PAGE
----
"I am saddened that the President plans to undermine months of our bipartisan, bicameral work by issuing a temporary executive order," Lankford said. "This is a serious issue that requires legislative solutions and deliberate action, not just political hype.
Both Lankford and House Oversight and Government Affairs Committee Chairman Darrell Issa (R-Calif.) said the U.S. government is already the subject of several executive orders and regulations that have already failed to end the practice of human trafficking by government contractors. For that reason, they said another order is likely to perpetuate this problem, while Lankford's bill is a more certain step to ending it.
"Over twenty executive policies and regulations over the past decade have failed to fix this serious problem," Issa said. "I'm concerned that the announcement behind this press event will only add one more unimplemented policy to the list.
"If he's going to find time to go before the cameras and the international community to announce a half-measure policy, President Obama owes it to victims of trafficking to commit himself to personally engaging in the legislative effort to enact actual changes to federal criminal statutes."
The two House members said Obama's order, "Strengthening Protections Against Trafficking in Persons in Federal Contracts," borrows liberally from Lankford's bill, H.R. 4259. However, the executive order says it was "largely modeled on successful practices in the private sector."
According to the new Obama policy, agencies must take several steps to "strengthen the efficacy of the Government's zero-tolerance" for trafficking by contractors and subcontractors. It argues generally that as the largest purchaser of goods and services in the world, the U.S. government has a responsibility for ensuring that the companies it buys from do not engage in forced sex trafficking or forced servitude.
Republicans said that while it borrows from Lankford's bill, it does not include a key section that would strengthen the enforcement of this zero-tolerance policy on trafficking.
"While President Obama's executive order borrows many components from Congress' legislative effort, it does not include the most important part: expanding the criminal code to encompass foreign labor bondage for work performed outside the U.S. and cracking down on grants and grantees as well as just contractors," Issa said.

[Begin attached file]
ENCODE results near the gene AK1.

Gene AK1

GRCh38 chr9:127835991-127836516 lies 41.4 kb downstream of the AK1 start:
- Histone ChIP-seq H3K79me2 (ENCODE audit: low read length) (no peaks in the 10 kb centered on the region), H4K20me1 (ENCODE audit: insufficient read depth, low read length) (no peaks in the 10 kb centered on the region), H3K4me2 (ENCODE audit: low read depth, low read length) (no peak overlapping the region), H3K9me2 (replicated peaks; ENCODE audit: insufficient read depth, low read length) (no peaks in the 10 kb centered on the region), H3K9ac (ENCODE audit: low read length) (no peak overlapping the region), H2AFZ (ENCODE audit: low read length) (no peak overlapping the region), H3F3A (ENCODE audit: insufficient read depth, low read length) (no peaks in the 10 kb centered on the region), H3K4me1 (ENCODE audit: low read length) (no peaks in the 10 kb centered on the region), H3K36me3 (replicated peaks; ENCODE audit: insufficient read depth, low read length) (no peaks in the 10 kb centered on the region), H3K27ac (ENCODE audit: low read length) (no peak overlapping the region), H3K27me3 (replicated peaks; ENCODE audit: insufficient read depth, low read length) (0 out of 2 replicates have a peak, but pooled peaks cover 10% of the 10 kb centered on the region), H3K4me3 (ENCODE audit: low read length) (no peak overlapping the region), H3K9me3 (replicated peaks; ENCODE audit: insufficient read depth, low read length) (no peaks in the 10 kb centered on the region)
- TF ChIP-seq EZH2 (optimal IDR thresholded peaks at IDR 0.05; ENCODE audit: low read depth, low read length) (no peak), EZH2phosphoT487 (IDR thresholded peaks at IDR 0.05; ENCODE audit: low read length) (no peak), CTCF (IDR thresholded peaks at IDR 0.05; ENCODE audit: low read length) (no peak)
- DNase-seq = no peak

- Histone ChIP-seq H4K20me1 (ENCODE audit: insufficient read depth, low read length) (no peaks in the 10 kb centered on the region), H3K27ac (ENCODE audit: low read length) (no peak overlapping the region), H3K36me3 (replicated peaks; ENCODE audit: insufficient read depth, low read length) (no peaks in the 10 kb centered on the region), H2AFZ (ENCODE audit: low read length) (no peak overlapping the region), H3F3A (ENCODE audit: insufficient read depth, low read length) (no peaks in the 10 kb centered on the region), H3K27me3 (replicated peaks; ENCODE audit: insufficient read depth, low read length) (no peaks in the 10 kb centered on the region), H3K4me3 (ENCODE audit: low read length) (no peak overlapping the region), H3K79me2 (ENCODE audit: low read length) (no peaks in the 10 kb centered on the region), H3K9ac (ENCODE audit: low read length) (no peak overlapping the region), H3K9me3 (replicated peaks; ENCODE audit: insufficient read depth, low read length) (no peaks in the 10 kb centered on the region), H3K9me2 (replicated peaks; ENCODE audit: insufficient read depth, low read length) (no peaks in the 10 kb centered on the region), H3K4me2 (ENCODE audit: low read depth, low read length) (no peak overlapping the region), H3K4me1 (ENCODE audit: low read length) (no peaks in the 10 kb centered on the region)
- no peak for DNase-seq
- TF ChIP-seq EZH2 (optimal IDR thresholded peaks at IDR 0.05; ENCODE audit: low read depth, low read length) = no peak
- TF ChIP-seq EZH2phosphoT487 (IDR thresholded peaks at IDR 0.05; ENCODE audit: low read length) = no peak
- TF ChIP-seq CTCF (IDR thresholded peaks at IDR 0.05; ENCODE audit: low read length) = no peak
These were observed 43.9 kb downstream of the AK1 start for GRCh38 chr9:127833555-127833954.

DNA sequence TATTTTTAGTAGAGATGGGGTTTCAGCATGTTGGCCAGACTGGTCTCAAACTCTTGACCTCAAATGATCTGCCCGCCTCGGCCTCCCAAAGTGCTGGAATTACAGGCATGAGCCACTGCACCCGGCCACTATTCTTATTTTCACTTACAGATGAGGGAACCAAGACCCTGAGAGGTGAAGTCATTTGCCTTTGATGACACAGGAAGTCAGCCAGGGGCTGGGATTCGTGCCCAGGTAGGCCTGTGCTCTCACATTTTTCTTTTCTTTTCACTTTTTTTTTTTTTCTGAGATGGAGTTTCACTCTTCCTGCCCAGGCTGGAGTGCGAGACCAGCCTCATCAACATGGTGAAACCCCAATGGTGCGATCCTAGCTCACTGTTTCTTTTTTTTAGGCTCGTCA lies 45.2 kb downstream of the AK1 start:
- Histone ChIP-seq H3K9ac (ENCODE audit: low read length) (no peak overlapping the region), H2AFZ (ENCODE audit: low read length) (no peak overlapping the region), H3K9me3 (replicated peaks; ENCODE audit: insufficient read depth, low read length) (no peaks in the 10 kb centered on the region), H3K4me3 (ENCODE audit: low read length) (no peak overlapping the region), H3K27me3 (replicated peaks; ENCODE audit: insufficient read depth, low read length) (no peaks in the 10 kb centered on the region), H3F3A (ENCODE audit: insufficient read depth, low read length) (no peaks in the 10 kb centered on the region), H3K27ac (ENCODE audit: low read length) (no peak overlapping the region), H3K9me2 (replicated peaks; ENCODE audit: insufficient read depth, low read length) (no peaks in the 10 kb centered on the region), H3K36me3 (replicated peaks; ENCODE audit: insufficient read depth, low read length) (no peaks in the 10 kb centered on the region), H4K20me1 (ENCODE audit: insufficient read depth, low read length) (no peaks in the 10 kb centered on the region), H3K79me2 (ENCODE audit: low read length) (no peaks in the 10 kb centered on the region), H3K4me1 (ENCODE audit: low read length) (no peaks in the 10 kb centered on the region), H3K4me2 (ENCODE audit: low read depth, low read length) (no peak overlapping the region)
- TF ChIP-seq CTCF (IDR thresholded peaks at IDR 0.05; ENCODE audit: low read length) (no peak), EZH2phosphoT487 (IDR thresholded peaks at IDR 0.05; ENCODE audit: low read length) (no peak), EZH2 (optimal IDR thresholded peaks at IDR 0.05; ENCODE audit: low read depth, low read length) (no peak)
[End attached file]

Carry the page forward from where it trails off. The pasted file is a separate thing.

Sen. Marco Rubio (R-Fla.) took a more forgiving tone and praised the executive order as a "welcome step" to fight taxpayer funded human trafficking in government contracts. But he stressed the need to continue working on legislation to make it a legal change, rather than a weaker executive order that could be "rescinded at any time."
Rubio is one of the co-sponsors of the Senate bill from Sen. Rob Portman (R-Ohio). Sen. Richard Blumenthal (D-Conn.) is another co-sponsor, and while he said he supports the executive order, he also said legislation is still needed.
"This executive order reaffirms the need for Congress to enact a comprehensive bill to end trafficking in government contracting at home and abroad," Blumenthal said.
In a separate statement, Senate Judiciary Committee Chairman Patrick Leahy (D-Vt.) praised the order and said the United States "must do all we can to end this abhorrent practice." He said one additional step Congress can take is not to pass the End Human Trafficking Act, but to reauthorize the Trafficking Victims Protection Act.
Obama announced his executive order in a speech to the Clinton Global Initiative on Tuesday, and said it would involve increased efforts to spotting and the stopping trafficking.
"We'll prepare a new assessment of human trafficking in the United States so we better understand the scope and scale of the problem," Obama said in his speech. "We'll strengthen training, so investigators and law enforcement are even better equipped to take action — and treat victims as victims, not as criminals."